DOGS: No effect of ultrasound exposure (up to MI 1.2) on ECG (QTc) and on heart histopathology in conscious dogs administered with SonoVue (up to 1 mL/kg)

Studies With SonoVue and Concurrent Ultrasound Exposure

Conclusion of the nonclinical animal studies on sonovue l.jpg

SonoVue was well tolerated in standard toxicological and safety pharmacology studies when administered alone or with concurrent ultrasound exposure

Cardiovascular effects (transient hypotension) observed only at very high doses in dogs (1 mL/kg)

Nonclinical study results corroborated the overall safety profile of SonoVue in humans

Conclusion of the Nonclinical Animal Studies on SonoVue

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Low incidence (~ 0.01%) of allergic-like (anaphylactoid) reactions in humans found in post-marketing surveillance

 Additional in vitro and animals studies were designed to investigate potential mechanism(s) of these reactions

Mechanism of Anaphylactoid Reactions

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Hypothesis: allergic-like (anaphylactoid) reactions are related to the particulate nature of ultrasound contrast agents

Cardiopulmonary studies at imaging dose in pigs

Cardiovascular studies at very high doses in rats

In vitro complement activation (pig, human)

In vitro basophil activation (human)

Mechanism of Anaphylactoid Reactions

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Common large animal used in echocardiography (eg. size of heart ~ human)

Known to have severe reactions to injection of particulates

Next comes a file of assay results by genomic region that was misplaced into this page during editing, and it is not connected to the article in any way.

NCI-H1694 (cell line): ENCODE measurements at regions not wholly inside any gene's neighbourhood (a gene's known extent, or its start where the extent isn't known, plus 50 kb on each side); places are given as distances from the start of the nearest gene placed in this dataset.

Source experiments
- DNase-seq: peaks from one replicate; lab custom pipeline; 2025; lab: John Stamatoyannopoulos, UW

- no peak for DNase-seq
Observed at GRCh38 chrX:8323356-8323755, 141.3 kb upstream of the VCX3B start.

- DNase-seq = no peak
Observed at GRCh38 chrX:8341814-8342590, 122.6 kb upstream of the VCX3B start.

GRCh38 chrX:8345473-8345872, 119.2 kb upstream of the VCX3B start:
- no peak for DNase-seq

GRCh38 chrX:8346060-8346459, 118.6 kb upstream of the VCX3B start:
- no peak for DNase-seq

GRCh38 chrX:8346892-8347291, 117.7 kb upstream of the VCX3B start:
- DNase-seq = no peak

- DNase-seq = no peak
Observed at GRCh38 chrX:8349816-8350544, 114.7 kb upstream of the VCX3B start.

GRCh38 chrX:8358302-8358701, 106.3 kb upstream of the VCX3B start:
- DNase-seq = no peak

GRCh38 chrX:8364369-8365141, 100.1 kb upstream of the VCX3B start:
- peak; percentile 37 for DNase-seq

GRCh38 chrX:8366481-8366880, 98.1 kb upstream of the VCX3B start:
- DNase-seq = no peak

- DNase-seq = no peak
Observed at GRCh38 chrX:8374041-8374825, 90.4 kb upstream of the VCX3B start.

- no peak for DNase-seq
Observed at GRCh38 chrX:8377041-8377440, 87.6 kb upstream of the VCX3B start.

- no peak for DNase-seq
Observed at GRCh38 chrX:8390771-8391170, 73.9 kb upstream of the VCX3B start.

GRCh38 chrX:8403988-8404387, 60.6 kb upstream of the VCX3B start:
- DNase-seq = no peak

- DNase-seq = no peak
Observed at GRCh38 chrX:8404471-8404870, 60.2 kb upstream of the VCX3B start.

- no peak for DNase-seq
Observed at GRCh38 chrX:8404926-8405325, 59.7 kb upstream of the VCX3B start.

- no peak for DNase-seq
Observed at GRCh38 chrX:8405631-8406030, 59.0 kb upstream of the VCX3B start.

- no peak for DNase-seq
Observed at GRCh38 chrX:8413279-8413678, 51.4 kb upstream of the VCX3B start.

Have high concentrations of pulmonary intravascular macrophages (PIMs) relative to other species including humans

Imaging studies of UCA in pigs are routinely done with pretreatment with indomethacin or aspirin

While useful for imaging, pig not considered as an animal model for safety pharmacology studies due to its over-reaction to all injected particles, however…

Based on rare human reactions, Bracco pursued studies in naïve pigs to possibly gain insight into the mechanism of these anaphylactoid reactions

The Use of the Pig: Pros & Cons

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Product B at 0.03 mL/kg


NAF 216





(mm Hg)




Blood pressure


















Time (s)

Product C at 0.01 mL/kg


NAF 39




(mm Hg)





Blood pressure


















Time (s)

Changes in PAP and SAP in Pigs Following SonoVue, and other UCAs at Imaging Doses

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Marked Individual Variations of the CV Response to SonoVue in Pigs

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Thromboxane Release Parallels PAP Increasewith SonoVue and another UCA

Kinetics of pulmonary arterial pressure and TXB2 changes following SonoVue® or another UCA (Product B)injections in the pig at the human imaging dose (mean of 5 injections)

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SonoVue and other marketed UCAs were tested on naïve, anesthetized pigs

Doses in the range of 1- 4x human imaging dose

↓ SAP ↑ PAP ↑ HR

↑ Airway resistance ↓ Lung compliance

Effects are dose and injection rate dependent

↑ Plasma Thromboxane B2

No detectable increases in C3a/C5a in vivo

Effects blocked by aspirin pretreatment

Effects similar to other injected particulates (liposomes, micellar lipids, etc)